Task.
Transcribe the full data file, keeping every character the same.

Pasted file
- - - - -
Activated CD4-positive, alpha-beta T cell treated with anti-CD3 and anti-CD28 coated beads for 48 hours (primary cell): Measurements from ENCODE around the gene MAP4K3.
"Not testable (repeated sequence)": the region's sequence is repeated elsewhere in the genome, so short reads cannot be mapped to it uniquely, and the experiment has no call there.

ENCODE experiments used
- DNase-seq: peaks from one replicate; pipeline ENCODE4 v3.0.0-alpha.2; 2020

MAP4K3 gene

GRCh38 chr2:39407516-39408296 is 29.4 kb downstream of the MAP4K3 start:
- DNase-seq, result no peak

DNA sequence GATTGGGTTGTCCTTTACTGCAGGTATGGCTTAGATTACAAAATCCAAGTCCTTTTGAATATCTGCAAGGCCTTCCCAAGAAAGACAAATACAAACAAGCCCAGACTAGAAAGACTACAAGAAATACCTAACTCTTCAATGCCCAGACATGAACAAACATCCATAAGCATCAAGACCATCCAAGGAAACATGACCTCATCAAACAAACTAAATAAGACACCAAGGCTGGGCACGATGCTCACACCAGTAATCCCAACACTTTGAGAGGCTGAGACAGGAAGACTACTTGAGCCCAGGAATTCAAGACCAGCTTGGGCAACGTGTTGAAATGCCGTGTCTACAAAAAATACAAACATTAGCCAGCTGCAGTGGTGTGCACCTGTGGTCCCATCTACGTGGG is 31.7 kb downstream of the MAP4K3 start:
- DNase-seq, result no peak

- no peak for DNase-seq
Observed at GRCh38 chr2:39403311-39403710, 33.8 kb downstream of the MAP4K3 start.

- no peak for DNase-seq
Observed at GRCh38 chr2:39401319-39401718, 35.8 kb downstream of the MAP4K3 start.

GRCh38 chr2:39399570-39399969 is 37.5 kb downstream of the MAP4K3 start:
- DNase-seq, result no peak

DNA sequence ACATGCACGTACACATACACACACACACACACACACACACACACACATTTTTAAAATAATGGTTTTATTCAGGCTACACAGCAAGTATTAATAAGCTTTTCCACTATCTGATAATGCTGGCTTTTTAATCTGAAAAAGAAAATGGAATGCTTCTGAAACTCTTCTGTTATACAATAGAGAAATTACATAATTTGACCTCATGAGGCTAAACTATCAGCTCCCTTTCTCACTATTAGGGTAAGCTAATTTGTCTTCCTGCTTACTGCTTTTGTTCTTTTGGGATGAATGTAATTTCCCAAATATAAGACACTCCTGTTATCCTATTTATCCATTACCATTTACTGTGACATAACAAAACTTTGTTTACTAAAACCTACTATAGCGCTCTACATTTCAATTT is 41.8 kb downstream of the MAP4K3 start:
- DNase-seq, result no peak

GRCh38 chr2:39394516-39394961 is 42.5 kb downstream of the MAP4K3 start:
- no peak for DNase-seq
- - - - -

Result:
Activated CD4-positive, alpha-beta T cell treated with anti-CD3 and anti-CD28 coated beads for 48 hours (primary cell): Measurements from ENCODE around the gene MAP4K3.
"Not testable (repeated sequence)": the region's sequence is repeated elsewhere in the genome, so short reads cannot be mapped to it uniquely, and the experiment has no call there.

ENCODE experiments used
- DNase-seq: peaks from one replicate; pipeline ENCODE4 v3.0.0-alpha.2; 2020

MAP4K3 gene

GRCh38 chr2:39407516-39408296 is 29.4 kb downstream of the MAP4K3 start:
- DNase-seq, result no peak

DNA sequence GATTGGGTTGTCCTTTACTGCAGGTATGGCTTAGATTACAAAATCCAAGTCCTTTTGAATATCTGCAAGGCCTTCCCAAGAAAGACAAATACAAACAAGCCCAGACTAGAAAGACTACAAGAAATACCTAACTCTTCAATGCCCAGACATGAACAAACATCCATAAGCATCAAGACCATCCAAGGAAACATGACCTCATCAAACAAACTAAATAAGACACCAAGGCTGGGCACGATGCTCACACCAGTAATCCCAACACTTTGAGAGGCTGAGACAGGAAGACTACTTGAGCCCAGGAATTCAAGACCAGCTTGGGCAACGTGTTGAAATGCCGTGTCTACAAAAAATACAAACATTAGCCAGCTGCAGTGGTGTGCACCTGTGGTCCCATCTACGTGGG is 31.7 kb downstream of the MAP4K3 start:
- DNase-seq, result no peak

- no peak for DNase-seq
Observed at GRCh38 chr2:39403311-39403710, 33.8 kb downstream of the MAP4K3 start.

- no peak for DNase-seq
Observed at GRCh38 chr2:39401319-39401718, 35.8 kb downstream of the MAP4K3 start.

GRCh38 chr2:39399570-39399969 is 37.5 kb downstream of the MAP4K3 start:
- DNase-seq, result no peak

DNA sequence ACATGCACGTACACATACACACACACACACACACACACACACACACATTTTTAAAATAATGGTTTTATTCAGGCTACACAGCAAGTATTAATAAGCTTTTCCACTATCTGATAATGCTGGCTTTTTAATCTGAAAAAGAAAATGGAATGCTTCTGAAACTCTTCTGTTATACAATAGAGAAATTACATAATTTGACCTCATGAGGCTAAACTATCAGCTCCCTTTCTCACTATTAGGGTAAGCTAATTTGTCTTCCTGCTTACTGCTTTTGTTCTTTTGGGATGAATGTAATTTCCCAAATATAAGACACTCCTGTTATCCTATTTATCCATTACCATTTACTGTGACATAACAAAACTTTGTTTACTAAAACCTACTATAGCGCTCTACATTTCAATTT is 41.8 kb downstream of the MAP4K3 start:
- DNase-seq, result no peak

GRCh38 chr2:39394516-39394961 is 42.5 kb downstream of the MAP4K3 start:
- no peak for DNase-seq